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The time hasn't yet arrived for digging into our Turkeys, but we thought it would be a good time to remind firms that there is a definite wrong way to conduct Holiday Office parties.
Here's a list of things to avoid based on past holiday office parties that went wrong.
One employee recounts a particular party held by the New York advertising agency Rumhill-Hoyt during which the Santa suddenly threw off his suit, revealing a "dirty jock strap" and a body festooned with stickers. The Santa proceeded to bump and grind to tunes coming out of tiny tape recorder at his feet. It left everyone aghast.
In actuality, a low-level employer arranged the party and threw in an extra $50 for a dancing, stripping Santa. If the Santa had even touched any of the guests, there could have been a slew of battery lawsuits coming his way -- much more dough than the $50 it cost to hire the guy.
Back in 2009, a couple decided to get busy in a cubicle at the firm Atmosphere BBDO while it was filmed by another co-worker. Interestingly enough, the two people who were having sex were allowed to keep their jobs while the guy who filmed it was let go. That's interesting.
This sort of behavior can really be a legal minefield of sexual harassment lawsuits. If the hatchet doesn't fall on employees who engage in sex during company time, it will seem like the company is almost condoning that behavior. And that will only stimulate lawsuits. A strong culture of non-acceptance will also satisfy many industry standards of reasonableness.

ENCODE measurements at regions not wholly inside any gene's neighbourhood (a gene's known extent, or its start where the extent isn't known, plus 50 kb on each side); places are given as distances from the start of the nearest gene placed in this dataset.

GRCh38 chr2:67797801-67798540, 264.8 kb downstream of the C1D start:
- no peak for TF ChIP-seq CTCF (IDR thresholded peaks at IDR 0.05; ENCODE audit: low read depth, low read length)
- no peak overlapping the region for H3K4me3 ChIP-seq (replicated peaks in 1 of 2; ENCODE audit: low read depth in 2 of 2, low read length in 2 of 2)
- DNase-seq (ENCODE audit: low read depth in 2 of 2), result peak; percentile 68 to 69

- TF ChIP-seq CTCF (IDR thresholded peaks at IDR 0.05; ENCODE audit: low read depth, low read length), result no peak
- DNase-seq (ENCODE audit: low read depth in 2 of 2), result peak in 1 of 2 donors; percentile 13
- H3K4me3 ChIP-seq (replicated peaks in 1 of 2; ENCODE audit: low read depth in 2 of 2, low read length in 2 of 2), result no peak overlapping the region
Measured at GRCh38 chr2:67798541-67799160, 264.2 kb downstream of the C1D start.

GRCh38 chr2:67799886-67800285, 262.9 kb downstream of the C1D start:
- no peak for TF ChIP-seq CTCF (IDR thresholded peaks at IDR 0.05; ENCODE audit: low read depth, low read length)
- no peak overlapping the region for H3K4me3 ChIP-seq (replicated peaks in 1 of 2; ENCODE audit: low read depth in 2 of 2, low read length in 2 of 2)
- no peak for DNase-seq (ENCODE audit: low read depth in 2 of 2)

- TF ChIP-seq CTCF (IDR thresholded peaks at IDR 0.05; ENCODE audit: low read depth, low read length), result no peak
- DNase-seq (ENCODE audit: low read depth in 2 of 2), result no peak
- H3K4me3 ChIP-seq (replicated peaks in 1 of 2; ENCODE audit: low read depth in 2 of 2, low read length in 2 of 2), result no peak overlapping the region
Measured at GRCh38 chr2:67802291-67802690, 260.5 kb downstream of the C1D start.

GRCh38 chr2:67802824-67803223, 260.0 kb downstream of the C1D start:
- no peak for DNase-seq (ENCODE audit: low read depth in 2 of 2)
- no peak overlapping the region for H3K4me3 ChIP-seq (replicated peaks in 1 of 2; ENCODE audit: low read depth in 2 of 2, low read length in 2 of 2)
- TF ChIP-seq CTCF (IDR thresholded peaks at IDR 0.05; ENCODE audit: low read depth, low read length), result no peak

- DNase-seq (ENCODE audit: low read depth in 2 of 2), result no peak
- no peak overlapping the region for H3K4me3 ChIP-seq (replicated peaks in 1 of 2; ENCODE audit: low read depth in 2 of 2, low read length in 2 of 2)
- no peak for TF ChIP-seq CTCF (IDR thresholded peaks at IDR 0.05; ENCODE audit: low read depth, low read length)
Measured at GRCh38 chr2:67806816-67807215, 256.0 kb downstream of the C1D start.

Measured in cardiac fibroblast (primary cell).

In all seriousness, booze makes things that much more difficult due to the obvious criminal implication. Bosses and firms will definitely be on the hook if anyone below 18 is caught drinking. At one unfortunate holiday office party, an employer was found negligent in a wrongful death action when a young girl died of alcohol poisoning. Scan your doorways at all times for children who just shouldn't be there.
It's a little difficult to admit, but fun environments are basically breeding grounds for all sorts of legal issues. This doesn't mean all fun has to come to a stop, though. Practice due diligence. The first step is to hire the type of employees who won't make trouble under the mistletoe.
Meeting with a lawyer can help you understand your options and how to best protect your rights. Visit our attorney directory to find a lawyer near you who can help.